The study used national survey data to conclude that people with low incomes are the ones most “ground down” by long daily commutes and thus the least likely to take part in civic and political activities.
According to the study:
“Among lower income Americans, a longer commute leads to a significant erosion of interest in politics, and this in turn leads to significant decreases in participation. Among higher income Americans however, the relationship is reversed; increased time spent commuting among those with the highest income is found to significantly enhance interest, which in turn, increases levels of participation.”
The researchers say the time spent in gridlock is ego-depleting and poses a strain psychologically, while actually working does not because there is a monetary reward involved.
Author Benjamin Newman of the University of Connecticut tells The Washington Times those with lower incomes become “depoliticized.”
“Higher-income people are more likely to use commuting to their advantage,” he tells the Times, because higher-income people may be more likely to use the time in the car to listen to news, and may use their higher pay to justify their commutes.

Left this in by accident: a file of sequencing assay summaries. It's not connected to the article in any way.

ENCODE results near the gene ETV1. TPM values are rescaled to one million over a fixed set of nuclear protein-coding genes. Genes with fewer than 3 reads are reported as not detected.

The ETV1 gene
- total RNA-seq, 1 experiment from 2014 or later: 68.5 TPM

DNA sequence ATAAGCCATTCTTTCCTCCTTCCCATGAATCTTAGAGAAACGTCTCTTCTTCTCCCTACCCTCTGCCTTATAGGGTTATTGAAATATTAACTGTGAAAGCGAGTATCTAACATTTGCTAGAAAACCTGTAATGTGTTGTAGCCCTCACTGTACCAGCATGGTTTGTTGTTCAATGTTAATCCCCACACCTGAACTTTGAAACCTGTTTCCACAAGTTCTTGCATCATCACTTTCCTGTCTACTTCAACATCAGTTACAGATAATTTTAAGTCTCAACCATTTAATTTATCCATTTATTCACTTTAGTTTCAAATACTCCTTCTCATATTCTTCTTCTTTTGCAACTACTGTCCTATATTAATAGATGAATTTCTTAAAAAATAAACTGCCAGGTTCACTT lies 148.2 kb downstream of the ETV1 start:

Long-distance, high-income commuters also “are more likely to know and work with their neighbors,” while those with lower incomes are not, according to the study.
The study finds the strain of commuting further marginalizes those who are underrepresented in politics.
“The findings from this article suggest that lower income commuters, while perhaps in high need of upping their level of interest advocacy on matters of labor and wages, taxation, redistribution, social welfare, and planning and transportation, will be less likely to do so because their current situation has left them depleted of key resources needed for such action,” the study says.